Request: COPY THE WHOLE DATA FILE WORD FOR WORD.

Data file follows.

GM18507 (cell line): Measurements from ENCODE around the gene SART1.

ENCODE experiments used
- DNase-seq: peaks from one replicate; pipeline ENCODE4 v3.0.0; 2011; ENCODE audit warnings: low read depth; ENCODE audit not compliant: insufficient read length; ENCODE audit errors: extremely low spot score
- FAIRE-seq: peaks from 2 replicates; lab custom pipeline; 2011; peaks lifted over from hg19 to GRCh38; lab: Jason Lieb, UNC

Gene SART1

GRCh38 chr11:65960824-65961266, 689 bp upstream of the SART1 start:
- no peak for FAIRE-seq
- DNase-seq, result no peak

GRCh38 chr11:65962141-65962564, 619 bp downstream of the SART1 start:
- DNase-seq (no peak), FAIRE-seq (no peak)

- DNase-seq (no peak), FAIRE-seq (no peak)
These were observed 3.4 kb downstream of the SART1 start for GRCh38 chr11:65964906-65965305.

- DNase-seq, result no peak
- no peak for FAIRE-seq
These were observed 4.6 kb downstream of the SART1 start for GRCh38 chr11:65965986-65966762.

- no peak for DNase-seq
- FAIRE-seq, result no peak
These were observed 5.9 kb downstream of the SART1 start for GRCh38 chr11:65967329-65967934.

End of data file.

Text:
GM18507 (cell line): Measurements from ENCODE around the gene SART1.

ENCODE experiments used
- DNase-seq: peaks from one replicate; pipeline ENCODE4 v3.0.0; 2011; ENCODE audit warnings: low read depth; ENCODE audit not compliant: insufficient read length; ENCODE audit errors: extremely low spot score
- FAIRE-seq: peaks from 2 replicates; lab custom pipeline; 2011; peaks lifted over from hg19 to GRCh38; lab: Jason Lieb, UNC

Gene SART1

GRCh38 chr11:65960824-65961266, 689 bp upstream of the SART1 start:
- no peak for FAIRE-seq
- DNase-seq, result no peak

GRCh38 chr11:65962141-65962564, 619 bp downstream of the SART1 start:
- DNase-seq (no peak), FAIRE-seq (no peak)

- DNase-seq (no peak), FAIRE-seq (no peak)
These were observed 3.4 kb downstream of the SART1 start for GRCh38 chr11:65964906-65965305.

- DNase-seq, result no peak
- no peak for FAIRE-seq
These were observed 4.6 kb downstream of the SART1 start for GRCh38 chr11:65965986-65966762.

- no peak for DNase-seq
- FAIRE-seq, result no peak
These were observed 5.9 kb downstream of the SART1 start for GRCh38 chr11:65967329-65967934.